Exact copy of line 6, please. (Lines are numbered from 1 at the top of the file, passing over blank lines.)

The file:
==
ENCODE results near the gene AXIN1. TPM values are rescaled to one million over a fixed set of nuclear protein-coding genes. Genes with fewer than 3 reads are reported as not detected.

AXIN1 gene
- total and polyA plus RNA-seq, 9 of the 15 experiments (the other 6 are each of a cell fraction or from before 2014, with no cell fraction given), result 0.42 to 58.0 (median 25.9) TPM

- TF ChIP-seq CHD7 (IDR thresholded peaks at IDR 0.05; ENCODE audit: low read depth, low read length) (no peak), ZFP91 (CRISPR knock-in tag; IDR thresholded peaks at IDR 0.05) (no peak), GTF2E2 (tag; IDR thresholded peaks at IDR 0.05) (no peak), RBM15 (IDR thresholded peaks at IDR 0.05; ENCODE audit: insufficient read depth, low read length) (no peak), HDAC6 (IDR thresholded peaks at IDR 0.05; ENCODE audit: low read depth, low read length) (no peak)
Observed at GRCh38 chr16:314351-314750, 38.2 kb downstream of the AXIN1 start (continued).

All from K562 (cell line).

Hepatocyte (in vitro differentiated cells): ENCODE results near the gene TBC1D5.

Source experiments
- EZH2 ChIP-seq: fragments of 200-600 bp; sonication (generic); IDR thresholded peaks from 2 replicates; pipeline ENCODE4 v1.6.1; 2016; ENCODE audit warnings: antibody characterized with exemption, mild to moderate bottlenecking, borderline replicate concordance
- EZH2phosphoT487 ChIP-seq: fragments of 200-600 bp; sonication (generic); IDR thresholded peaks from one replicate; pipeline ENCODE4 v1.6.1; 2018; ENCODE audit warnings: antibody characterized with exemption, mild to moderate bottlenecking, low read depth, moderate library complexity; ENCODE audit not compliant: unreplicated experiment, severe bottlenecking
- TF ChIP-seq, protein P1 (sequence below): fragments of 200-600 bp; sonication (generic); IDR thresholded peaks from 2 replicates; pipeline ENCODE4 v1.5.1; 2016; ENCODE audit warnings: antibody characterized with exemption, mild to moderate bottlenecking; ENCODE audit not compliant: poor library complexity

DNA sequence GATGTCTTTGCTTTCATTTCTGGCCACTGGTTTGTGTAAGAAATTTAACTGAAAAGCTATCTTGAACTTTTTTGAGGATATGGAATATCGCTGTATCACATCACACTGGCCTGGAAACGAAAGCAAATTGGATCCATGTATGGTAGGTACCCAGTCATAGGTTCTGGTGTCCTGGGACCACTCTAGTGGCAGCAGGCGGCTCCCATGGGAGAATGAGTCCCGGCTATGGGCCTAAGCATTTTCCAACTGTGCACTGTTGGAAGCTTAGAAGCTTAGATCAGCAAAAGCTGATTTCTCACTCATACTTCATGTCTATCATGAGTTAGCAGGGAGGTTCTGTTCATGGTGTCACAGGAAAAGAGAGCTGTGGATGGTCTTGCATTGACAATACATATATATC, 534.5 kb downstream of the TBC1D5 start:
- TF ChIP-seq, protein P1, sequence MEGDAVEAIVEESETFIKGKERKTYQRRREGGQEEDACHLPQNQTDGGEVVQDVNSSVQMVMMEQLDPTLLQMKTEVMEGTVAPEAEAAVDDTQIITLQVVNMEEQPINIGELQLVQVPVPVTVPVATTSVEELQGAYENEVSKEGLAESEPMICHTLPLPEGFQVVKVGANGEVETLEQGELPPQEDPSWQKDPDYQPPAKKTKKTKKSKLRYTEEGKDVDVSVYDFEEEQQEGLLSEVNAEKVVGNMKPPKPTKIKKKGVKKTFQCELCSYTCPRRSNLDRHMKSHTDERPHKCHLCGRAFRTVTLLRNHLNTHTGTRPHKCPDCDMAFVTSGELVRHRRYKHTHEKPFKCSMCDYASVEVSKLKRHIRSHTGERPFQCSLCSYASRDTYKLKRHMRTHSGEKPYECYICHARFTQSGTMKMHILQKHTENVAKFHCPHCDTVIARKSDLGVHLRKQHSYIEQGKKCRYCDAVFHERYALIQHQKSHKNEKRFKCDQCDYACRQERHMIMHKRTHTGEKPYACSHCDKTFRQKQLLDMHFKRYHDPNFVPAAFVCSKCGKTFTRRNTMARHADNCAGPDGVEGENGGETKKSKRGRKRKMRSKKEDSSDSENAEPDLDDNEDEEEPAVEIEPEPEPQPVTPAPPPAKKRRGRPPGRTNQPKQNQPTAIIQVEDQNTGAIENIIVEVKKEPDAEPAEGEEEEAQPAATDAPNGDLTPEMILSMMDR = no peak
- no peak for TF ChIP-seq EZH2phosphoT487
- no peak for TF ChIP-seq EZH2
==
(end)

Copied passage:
All from K562 (cell line).